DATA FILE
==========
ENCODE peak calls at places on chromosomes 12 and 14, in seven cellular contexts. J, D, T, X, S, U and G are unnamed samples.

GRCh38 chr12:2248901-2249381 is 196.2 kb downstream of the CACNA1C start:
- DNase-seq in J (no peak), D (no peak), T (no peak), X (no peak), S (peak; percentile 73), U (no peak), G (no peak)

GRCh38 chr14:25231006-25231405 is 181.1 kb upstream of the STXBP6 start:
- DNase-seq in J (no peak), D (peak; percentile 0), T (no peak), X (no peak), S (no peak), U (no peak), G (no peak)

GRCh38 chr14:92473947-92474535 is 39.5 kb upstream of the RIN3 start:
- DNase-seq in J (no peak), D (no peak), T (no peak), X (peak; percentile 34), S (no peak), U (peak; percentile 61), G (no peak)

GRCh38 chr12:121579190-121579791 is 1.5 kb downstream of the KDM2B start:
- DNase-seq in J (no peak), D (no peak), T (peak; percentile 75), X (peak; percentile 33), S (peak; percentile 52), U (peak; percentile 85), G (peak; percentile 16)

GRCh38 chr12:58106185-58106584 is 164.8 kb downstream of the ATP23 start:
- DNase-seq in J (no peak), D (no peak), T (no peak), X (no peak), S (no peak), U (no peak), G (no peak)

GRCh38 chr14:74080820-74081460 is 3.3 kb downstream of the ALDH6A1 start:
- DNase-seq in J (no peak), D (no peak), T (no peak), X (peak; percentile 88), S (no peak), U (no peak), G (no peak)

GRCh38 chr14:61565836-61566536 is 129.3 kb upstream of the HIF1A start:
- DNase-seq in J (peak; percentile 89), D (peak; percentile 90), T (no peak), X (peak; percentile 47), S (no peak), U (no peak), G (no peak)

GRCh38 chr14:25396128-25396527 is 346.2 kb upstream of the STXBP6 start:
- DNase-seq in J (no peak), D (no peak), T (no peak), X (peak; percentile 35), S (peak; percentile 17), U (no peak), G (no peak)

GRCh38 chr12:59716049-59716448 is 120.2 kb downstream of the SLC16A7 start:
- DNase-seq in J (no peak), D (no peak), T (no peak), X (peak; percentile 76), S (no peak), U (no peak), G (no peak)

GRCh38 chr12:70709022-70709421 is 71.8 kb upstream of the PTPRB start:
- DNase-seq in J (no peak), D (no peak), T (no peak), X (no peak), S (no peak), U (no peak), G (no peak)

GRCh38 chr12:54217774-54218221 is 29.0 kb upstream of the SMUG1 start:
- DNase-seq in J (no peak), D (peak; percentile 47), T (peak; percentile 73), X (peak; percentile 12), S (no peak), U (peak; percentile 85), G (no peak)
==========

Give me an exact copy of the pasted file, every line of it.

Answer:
ENCODE peak calls at places on chromosomes 12 and 14, in seven cellular contexts. J, D, T, X, S, U and G are unnamed samples.

GRCh38 chr12:2248901-2249381 is 196.2 kb downstream of the CACNA1C start:
- DNase-seq in J (no peak), D (no peak), T (no peak), X (no peak), S (peak; percentile 73), U (no peak), G (no peak)

GRCh38 chr14:25231006-25231405 is 181.1 kb upstream of the STXBP6 start:
- DNase-seq in J (no peak), D (peak; percentile 0), T (no peak), X (no peak), S (no peak), U (no peak), G (no peak)

GRCh38 chr14:92473947-92474535 is 39.5 kb upstream of the RIN3 start:
- DNase-seq in J (no peak), D (no peak), T (no peak), X (peak; percentile 34), S (no peak), U (peak; percentile 61), G (no peak)

GRCh38 chr12:121579190-121579791 is 1.5 kb downstream of the KDM2B start:
- DNase-seq in J (no peak), D (no peak), T (peak; percentile 75), X (peak; percentile 33), S (peak; percentile 52), U (peak; percentile 85), G (peak; percentile 16)

GRCh38 chr12:58106185-58106584 is 164.8 kb downstream of the ATP23 start:
- DNase-seq in J (no peak), D (no peak), T (no peak), X (no peak), S (no peak), U (no peak), G (no peak)

GRCh38 chr14:74080820-74081460 is 3.3 kb downstream of the ALDH6A1 start:
- DNase-seq in J (no peak), D (no peak), T (no peak), X (peak; percentile 88), S (no peak), U (no peak), G (no peak)

GRCh38 chr14:61565836-61566536 is 129.3 kb upstream of the HIF1A start:
- DNase-seq in J (peak; percentile 89), D (peak; percentile 90), T (no peak), X (peak; percentile 47), S (no peak), U (no peak), G (no peak)

GRCh38 chr14:25396128-25396527 is 346.2 kb upstream of the STXBP6 start:
- DNase-seq in J (no peak), D (no peak), T (no peak), X (peak; percentile 35), S (peak; percentile 17), U (no peak), G (no peak)

GRCh38 chr12:59716049-59716448 is 120.2 kb downstream of the SLC16A7 start:
- DNase-seq in J (no peak), D (no peak), T (no peak), X (peak; percentile 76), S (no peak), U (no peak), G (no peak)

GRCh38 chr12:70709022-70709421 is 71.8 kb upstream of the PTPRB start:
- DNase-seq in J (no peak), D (no peak), T (no peak), X (no peak), S (no peak), U (no peak), G (no peak)

GRCh38 chr12:54217774-54218221 is 29.0 kb upstream of the SMUG1 start:
- DNase-seq in J (no peak), D (peak; percentile 47), T (peak; percentile 73), X (peak; percentile 12), S (no peak), U (peak; percentile 85), G (no peak)